General Certificate of Education (Subjects)

Oral Answers to Questions — Education – in the House of Commons at 12:00 am on 31st July 1958.

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Photo of Sir Isaac Pitman Sir Isaac Pitman , Bath 12:00 am, 31st July 1958

asked the Minister of Education to what extent the recent circular from his Secondary Schools Examination Council, directing the universities and other bodies examining for the General Certificate of Education to discontinue examinations in certain subjects now widely taught in secondary schools and examined by them, represents a change from his policy of certification of subjects appropriate to the stage of education at all secondary schools; to what extent it represents a return to the policy of certification of subjects appropriate only to a small percentage of students normally at grammar schools seeking admission to a university; and to what extent it affects schools teaching, and girls studying, secretarial subjects.

Photo of Sir Edward Boyle Sir Edward Boyle , Birmingham Handsworth

There is no change of basic policy. This decision follows from policies already long agreed by the Council as regards the criteria for admitting subjects for the General Certificate examination. I cannot agree that it is a retrograde decision as suggested by the hon. Member. While it will inevitably affect schools teaching and pupils studying secretarial subjects, there is nothing to prevent the particular subjects the hon. Member has in mind being examined under other auspices, and they will continue to be taught in the schools as before.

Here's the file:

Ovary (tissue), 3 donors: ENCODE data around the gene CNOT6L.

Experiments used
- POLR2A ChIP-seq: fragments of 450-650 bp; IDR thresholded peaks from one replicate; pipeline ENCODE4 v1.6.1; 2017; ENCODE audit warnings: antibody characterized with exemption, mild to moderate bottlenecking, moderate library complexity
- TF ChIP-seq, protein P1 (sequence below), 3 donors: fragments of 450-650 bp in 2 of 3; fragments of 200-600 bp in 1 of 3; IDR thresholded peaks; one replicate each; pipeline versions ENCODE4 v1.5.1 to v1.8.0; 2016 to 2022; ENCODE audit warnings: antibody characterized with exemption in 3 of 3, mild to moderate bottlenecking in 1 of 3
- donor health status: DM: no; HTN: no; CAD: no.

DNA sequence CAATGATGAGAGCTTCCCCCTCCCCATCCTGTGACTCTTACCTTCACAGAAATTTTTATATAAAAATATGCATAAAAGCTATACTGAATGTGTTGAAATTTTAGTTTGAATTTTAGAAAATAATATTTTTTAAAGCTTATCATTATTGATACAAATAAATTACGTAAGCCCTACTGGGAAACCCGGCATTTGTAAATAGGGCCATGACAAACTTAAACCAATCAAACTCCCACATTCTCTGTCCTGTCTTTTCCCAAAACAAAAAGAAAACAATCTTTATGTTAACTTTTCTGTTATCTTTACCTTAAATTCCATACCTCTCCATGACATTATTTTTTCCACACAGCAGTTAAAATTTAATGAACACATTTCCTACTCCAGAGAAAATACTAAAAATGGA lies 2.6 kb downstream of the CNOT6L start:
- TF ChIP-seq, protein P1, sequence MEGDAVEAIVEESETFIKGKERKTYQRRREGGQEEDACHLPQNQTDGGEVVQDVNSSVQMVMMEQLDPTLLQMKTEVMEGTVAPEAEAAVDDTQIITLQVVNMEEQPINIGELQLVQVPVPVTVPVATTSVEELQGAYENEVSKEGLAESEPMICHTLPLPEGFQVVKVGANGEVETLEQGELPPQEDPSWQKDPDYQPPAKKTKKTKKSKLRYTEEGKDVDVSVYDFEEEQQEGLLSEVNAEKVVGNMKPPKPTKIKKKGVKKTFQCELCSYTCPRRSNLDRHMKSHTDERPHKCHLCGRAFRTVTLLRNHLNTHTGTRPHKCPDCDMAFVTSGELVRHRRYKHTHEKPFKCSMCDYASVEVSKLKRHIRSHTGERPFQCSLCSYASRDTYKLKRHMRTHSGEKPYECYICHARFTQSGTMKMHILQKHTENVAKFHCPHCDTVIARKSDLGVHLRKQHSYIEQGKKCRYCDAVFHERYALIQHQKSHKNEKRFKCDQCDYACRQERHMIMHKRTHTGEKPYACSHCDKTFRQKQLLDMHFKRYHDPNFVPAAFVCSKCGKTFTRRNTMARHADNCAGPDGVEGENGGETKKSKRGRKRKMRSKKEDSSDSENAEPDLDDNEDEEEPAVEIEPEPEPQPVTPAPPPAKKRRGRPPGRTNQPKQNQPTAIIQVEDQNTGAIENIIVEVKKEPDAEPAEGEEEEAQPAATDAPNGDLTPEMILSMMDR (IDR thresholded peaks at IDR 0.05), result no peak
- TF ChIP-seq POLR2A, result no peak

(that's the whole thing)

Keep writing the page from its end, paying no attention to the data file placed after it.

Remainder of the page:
Photo of Sir Isaac Pitman Sir Isaac Pitman , Bath

If such subjects as plumbing, needlework and woodwork which are taught in secondary modern schools are to be the subject of examination in the future, why is there this discrimination? Does it not seem to support the suggestion by the hon. Member for Morpeth (Mr. Owen) that there is a lack of appreciation amongst the S.S.E.C. members of the problems of secondary modern schools, and particularly in relation to the subjects taught?

Photo of Sir Edward Boyle Sir Edward Boyle , Birmingham Handsworth

I know that the Council gave this matter very careful thought before coming to a decision. My right hon. Friend feels bound to accept the Council's advice on this very difficult question.

Photo of Sir Isaac Pitman Sir Isaac Pitman , Bath

asked the Minister of Education to what extent the recent circular from the Secretary of his Secondary Schools Examination Council affects the academic freedom of each university to conduct examinations in view of the fact that the Council is declining in future to issue the General Certificate of Education to successful candidates in certain subjects hitherto so examined by them and widely taught in secondary schools.

Photo of Sir Edward Boyle Sir Edward Boyle , Birmingham Handsworth

The recent letter in no way affects the freedom of the examining bodies or the universities to conduct examinations in any subjects they wish. But the award of certificates within the General Certificate of Education is my right hon. Friend's responsibility and he must decide, on the best advice available, the suitability of subjects for certification.

Photo of Sir Isaac Pitman Sir Isaac Pitman , Bath

Is it not rather unfortunate that in their letter dated 19th April the emphasis is on the shortness of time for preparing fresh syllabuses excluding these subjects, and that it indicates that there is a direction to universities on the subjects in which they should examine?

Photo of Sir Edward Boyle Sir Edward Boyle , Birmingham Handsworth

Let me make it clear that universities and examining bodies are free to organise examinations on their own initiative outside the scope of the General Certificate of Education, and they frequently do so. When the matter was last discussed by the Secondary Schools Examination Council only one member of the Council dissented from the decision which was reached.